Mary Shepherd was born in Scotland at her family’s estate on December 31, 1777, the second daughter of Neil Primrose, Earl of Rosebery; she died in London on January 7, 1847. Relatively few details of her life and education are available. She married an English barrister, Henry Shepherd, in 1808.
She published at least two works in philosophy, An Essay upon the Relation of Cause and Effect (1824), and Essays on the Perception of an External Universe and other Subjects Connected with the Doctrine of Causation (1827).
A third work, originally published anonymously in 1819, Enquiry respecting the Relation of Cause and Effect, has been credited to her, but it differs so significantly from her other work, both in style and content, as to make this attribution dubious. She was as well a participant in an exchange of views with a contemporary, John Fearn, which appeared in various venues.
Shepherd’s work reflects the continued interest in the first quarter of the nineteenth century in developing alternative arguments to those of Hume, conceived largely skeptically. Her first work establishes the line of argument that was to direct her work. In it, she seeks to refute Hume’s position on causality by arguing that Hume is mistaken in holding that we lack an intuitive understanding that events have causes.
Shepherd reads Hume as holding that we cannot be intuitively certain that everything that begins to exist has a cause, and subjects to criticism the contained concept of a causeless beginning-to-be of some existence. Her argument is that this beginning is itself an action and hence must be a state of something that, by hypothesis, does not as yet exist until it has begun to be.
Hence, she claims, the basic assumption of Hume’s account is contradictory. Shepherd offers a realist account of cause as the productive principle of effects, themselves not subsequent to causes, but rather coexistent with the productive object. She uses her realist understanding of causation to criticize not only Hume, but also her own contemporaries, Thomas Brown and William Lawrence.
|Essays on the Perception of an External World|
Shepherd’s second work, Essays on the Perception of an External World, was originally intended as an appendix to her first work and consists primarily, although not exclusively, of an application of her ideas about causation to the question of the existence of an external world. By far the largest part is directed to providing an alternative answer to Hume’s question about the sources of our idea of a continuous external existence.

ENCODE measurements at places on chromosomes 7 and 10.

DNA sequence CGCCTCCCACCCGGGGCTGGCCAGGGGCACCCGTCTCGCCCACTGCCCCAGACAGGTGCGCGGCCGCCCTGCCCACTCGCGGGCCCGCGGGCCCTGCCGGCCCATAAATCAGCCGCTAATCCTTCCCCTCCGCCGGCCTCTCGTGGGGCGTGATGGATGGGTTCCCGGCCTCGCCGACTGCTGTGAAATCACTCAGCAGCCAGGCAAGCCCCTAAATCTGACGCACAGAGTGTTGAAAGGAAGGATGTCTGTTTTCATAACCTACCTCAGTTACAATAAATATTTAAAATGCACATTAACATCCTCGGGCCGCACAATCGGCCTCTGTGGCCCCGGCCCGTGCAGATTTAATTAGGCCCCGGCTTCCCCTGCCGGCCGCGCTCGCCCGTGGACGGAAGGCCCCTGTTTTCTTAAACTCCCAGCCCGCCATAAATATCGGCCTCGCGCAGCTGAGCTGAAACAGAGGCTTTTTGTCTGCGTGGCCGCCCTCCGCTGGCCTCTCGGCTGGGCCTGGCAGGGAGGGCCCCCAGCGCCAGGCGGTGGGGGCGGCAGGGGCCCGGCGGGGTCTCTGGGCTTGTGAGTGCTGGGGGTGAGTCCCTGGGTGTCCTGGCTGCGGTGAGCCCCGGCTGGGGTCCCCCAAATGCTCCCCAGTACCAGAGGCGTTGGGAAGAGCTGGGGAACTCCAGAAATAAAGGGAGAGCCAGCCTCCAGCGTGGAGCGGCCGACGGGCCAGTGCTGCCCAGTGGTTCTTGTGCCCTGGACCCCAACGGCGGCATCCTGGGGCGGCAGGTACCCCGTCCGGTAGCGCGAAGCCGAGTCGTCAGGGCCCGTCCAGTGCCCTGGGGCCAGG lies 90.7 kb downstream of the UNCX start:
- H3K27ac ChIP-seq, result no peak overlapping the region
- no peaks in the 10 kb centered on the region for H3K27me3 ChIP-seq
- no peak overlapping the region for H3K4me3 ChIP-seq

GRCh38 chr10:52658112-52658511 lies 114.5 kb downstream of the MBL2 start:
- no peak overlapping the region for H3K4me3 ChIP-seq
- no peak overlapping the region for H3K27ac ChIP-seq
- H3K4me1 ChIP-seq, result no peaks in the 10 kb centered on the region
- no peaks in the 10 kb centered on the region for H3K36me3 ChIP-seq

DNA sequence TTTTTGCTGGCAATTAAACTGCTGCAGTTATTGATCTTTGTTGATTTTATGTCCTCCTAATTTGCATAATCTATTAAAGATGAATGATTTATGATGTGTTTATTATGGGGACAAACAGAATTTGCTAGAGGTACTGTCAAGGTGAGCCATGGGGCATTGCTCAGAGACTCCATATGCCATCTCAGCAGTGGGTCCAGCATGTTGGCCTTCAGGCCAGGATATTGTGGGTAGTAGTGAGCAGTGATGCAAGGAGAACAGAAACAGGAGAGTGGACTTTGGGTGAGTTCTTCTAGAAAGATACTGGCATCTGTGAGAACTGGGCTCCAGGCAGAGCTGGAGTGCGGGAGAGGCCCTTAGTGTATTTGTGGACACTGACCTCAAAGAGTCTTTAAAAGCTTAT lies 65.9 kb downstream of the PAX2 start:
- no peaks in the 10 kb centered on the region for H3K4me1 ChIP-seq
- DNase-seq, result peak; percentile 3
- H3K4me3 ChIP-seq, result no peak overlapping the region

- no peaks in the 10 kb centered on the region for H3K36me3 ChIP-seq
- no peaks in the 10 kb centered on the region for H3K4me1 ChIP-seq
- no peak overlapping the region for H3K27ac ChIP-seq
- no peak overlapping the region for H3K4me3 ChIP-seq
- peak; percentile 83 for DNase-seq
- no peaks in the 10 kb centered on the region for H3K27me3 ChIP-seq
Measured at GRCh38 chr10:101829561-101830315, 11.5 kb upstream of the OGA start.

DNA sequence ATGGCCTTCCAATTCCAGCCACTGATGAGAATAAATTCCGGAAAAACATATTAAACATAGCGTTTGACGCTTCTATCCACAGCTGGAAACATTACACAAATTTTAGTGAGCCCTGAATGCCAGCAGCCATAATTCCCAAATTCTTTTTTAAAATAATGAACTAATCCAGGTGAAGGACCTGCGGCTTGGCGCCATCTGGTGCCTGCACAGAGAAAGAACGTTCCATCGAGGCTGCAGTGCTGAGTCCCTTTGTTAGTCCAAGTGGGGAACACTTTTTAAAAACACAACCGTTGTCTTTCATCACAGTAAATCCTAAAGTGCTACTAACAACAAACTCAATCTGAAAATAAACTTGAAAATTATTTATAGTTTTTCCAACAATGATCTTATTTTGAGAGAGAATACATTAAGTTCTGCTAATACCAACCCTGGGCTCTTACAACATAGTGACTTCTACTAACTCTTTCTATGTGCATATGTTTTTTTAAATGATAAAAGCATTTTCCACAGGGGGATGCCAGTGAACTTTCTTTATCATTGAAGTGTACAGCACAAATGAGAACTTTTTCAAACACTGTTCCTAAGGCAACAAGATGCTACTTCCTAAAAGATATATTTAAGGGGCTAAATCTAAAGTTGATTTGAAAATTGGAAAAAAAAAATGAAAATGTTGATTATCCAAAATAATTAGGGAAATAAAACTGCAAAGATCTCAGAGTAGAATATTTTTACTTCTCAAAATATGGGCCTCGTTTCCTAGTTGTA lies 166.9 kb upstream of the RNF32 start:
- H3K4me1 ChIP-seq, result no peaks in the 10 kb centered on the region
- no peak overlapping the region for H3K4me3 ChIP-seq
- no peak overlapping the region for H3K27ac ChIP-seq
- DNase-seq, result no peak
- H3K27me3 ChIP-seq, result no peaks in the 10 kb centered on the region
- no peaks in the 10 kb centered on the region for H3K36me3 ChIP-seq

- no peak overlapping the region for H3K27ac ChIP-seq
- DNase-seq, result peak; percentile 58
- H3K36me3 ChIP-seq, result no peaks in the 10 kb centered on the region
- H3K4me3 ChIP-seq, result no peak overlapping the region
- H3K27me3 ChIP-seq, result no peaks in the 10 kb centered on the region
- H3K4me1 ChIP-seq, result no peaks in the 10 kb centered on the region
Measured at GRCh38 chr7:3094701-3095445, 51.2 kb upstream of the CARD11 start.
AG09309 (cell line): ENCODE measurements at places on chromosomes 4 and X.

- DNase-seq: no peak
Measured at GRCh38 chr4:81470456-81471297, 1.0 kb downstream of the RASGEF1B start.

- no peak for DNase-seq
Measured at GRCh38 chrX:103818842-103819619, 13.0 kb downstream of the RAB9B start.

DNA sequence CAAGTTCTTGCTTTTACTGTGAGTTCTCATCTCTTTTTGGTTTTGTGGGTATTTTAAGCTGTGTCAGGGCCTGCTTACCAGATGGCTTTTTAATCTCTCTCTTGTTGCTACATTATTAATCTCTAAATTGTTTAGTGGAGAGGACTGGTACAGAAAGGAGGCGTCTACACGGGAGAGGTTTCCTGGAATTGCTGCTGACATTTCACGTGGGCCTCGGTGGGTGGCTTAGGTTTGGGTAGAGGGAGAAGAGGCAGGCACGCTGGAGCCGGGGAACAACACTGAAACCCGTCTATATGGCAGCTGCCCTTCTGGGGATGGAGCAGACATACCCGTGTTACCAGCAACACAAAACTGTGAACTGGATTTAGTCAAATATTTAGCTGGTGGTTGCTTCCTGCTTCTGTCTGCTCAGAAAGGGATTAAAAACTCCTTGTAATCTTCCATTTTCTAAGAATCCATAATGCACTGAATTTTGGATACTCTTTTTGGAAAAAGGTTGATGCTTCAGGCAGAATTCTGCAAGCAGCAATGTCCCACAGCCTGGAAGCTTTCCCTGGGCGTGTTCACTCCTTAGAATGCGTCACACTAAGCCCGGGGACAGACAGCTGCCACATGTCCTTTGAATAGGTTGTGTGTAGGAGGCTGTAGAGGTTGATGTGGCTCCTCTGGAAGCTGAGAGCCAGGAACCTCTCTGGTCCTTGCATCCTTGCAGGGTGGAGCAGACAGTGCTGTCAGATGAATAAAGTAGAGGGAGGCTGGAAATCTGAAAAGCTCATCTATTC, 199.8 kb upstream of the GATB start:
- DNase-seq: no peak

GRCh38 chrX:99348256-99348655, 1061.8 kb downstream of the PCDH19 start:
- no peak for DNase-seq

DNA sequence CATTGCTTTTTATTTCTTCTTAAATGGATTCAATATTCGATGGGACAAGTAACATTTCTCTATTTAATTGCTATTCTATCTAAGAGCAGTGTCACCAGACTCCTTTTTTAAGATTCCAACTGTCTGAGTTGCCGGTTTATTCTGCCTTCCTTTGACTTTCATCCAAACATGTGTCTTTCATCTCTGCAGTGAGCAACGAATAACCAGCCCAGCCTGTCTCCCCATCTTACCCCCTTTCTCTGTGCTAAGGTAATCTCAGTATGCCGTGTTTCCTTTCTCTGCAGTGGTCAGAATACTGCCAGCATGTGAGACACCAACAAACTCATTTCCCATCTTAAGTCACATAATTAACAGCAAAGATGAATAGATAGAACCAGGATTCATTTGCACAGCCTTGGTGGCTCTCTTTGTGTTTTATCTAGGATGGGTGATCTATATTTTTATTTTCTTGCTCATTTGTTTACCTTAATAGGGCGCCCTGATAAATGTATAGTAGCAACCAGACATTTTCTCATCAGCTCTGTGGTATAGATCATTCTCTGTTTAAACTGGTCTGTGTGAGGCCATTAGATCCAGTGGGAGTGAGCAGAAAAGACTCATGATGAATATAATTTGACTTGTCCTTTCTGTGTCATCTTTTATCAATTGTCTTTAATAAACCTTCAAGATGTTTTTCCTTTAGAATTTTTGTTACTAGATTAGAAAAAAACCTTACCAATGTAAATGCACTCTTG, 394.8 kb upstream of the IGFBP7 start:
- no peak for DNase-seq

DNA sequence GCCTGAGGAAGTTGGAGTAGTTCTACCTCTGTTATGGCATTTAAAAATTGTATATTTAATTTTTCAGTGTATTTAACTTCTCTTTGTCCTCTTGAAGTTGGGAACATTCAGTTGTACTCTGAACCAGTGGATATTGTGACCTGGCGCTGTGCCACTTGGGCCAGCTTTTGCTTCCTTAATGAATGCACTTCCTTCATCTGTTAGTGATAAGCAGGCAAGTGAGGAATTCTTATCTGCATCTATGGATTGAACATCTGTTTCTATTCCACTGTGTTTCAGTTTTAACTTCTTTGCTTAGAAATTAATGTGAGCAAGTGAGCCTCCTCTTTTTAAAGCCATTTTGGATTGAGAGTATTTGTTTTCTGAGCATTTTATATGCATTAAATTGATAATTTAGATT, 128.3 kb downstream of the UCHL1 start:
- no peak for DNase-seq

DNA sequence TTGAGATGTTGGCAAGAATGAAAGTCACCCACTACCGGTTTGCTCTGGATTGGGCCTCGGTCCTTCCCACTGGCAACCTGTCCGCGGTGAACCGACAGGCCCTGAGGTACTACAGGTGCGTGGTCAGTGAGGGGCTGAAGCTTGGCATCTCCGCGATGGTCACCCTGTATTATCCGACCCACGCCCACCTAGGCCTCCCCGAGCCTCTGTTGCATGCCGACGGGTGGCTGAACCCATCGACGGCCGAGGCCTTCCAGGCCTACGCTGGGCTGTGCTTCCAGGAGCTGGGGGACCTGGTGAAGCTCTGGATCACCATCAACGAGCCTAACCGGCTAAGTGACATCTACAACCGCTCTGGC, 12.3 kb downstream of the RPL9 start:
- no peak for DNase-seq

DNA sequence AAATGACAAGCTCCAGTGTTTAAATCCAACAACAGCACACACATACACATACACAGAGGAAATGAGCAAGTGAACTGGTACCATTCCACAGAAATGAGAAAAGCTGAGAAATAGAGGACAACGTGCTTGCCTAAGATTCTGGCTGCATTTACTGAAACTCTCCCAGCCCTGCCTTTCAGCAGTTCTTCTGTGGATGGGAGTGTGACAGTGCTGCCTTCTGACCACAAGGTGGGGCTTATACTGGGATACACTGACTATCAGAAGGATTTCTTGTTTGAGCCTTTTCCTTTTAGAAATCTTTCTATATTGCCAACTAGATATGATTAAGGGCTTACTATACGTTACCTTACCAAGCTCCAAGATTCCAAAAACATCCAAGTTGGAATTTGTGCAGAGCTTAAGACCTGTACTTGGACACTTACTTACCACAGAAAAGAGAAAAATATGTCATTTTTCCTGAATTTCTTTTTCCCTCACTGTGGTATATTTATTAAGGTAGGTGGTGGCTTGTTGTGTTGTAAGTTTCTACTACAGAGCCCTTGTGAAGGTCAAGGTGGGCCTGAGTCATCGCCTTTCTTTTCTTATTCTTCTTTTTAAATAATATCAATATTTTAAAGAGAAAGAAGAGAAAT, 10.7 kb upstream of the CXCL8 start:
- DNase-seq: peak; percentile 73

Appended are a series of essays about Berkeley, Reid, Stewart, Hume, and what Shepherd terms in the title of her work “various modern atheists.” Shepherd argues, against Hume, that the possibility of causal reasoning, as demonstrated in her first book, makes such reasoning available to substantiate the existence of a continuously existing independent world.
She feels it necessary, however, to give a different solution from that of Reid. This is because she thinks Reid failed to appreciate the importance of Berkeley’s claim that an idea can only be like another idea. Shepherd takes this to mean that Reid is wrong to suppose that we can give content to our ideas of a mind-independent world.
Thanks to the possibility of causal reasoning, however, we are able to assert the existence of causes responsible for our ideas. In particular, because our ideas change, there must be causes for these changes, independent of our ever-present mind. The variety we experience must be due to causes other than ourselves, whose nature, while unknown, must be, she thinks proportional to their effects.
Shepherd develops and clarifies these ideas further in her exchange of views with John Fearn, a retired naval officer and philosophical aficionado. This exchange is unusual as well as interesting, presenting one of the first occasions where a woman’s ideas are attacked in print, and illustrating some of the different venues available to ordinary practitioners for publishing philosophy in the early nineteenth century.
The first two parts of the exchange appear in 1828 in a volume loosely related to the clergyman, Samuel Parr, called Parriana, apparently supplied by Fearn to its compiler, Ernest Barker, and included by him, despite the lack of relevance to Parr.
These consist of a four-page paper, critical of Fearn by Shepherd, apparently sent to him privately, and a longer defense of his views against Shepherd by Fearn. Shepherd was sufficiently concerned by this unauthorized use of her work that she published a rebuttal, “Lady Mary Shepherd’s Metaphysics” in a well-known literary journal, Fraser’s Magazine, in July 1832.
The exchange focuses on a disagreement over the idea of extension. It is Fearn’s view that the content of the idea of extension is determined by our perception of it. There can be no extended external material cause of such an idea. The only possible cause consists of the energies of an extended mind, analogous to our own. Shepherd maintains that Fearn has not adequately distinguished the idea of extension from its unknown cause.
On the one hand, Shepherd holds that extension can only apply to objects considered as causes, for it is as causes that they take up space and move. Ideas, on the other hand, neither move nor take up space, or we would be left with the ridiculous position that the idea of a fat man is itself fat.
Shepherd, in defense of this claim, gives a fresh defense of her causal realism.While it is true that the mind perceives internal changes to its own states, it nevertheless reasons to the existence of external unperceived causes of these changes.